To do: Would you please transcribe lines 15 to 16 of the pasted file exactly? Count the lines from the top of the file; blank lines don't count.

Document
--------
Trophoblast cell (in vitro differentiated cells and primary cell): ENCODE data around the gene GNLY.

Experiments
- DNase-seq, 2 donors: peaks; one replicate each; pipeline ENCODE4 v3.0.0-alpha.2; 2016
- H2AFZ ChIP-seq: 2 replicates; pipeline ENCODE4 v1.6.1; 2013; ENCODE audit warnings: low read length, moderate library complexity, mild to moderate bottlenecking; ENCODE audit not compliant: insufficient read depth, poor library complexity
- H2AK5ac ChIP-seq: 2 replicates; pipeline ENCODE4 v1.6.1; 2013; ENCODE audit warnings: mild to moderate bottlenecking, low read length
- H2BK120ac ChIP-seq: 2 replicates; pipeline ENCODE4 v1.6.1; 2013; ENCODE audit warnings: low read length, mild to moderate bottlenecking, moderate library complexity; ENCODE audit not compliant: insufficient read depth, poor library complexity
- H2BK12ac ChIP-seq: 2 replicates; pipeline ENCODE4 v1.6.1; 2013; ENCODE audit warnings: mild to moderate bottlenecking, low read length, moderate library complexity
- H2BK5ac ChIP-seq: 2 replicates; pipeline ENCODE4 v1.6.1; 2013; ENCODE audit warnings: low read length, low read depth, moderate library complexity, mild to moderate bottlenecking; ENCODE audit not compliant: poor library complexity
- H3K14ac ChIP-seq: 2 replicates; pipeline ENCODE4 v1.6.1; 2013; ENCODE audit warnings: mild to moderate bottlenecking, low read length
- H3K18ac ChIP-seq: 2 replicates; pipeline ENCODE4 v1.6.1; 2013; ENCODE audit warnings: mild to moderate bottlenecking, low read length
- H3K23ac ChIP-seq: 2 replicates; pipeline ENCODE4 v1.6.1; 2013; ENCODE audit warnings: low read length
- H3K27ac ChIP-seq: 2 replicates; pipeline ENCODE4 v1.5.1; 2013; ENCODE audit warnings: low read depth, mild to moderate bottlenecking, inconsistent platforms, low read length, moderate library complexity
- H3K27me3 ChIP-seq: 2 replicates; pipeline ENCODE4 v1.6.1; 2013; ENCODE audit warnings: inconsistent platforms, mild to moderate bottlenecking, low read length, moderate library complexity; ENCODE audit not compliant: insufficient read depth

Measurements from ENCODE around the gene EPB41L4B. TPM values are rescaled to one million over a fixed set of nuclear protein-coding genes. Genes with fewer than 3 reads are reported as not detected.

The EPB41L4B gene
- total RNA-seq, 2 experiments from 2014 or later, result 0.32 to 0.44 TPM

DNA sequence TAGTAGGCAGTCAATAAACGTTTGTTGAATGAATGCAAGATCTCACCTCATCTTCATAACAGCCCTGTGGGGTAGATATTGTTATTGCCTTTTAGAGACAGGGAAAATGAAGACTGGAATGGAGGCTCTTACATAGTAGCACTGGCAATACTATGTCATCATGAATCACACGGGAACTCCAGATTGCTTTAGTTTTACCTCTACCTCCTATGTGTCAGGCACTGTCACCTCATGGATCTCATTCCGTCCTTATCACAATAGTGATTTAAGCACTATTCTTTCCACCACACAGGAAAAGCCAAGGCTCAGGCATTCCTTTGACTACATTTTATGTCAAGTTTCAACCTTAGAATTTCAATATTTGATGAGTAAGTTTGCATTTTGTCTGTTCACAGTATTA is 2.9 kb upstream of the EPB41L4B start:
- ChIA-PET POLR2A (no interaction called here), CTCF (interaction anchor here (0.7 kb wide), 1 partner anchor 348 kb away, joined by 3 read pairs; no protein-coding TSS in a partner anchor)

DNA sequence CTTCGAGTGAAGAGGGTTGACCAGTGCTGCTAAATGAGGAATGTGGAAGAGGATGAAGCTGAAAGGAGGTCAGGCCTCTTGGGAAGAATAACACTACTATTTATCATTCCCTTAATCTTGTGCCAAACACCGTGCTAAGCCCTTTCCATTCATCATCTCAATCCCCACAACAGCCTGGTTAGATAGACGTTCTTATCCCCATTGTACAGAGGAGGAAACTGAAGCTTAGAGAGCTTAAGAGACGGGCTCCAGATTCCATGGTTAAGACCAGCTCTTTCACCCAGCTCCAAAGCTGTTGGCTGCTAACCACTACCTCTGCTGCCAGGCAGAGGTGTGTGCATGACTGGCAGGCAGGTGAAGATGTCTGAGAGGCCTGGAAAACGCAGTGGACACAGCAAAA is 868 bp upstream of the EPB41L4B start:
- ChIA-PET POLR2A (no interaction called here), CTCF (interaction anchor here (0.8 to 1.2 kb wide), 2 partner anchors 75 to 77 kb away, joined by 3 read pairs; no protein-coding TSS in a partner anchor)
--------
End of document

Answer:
The EPB41L4B gene
- total RNA-seq, 2 experiments from 2014 or later, result 0.32 to 0.44 TPM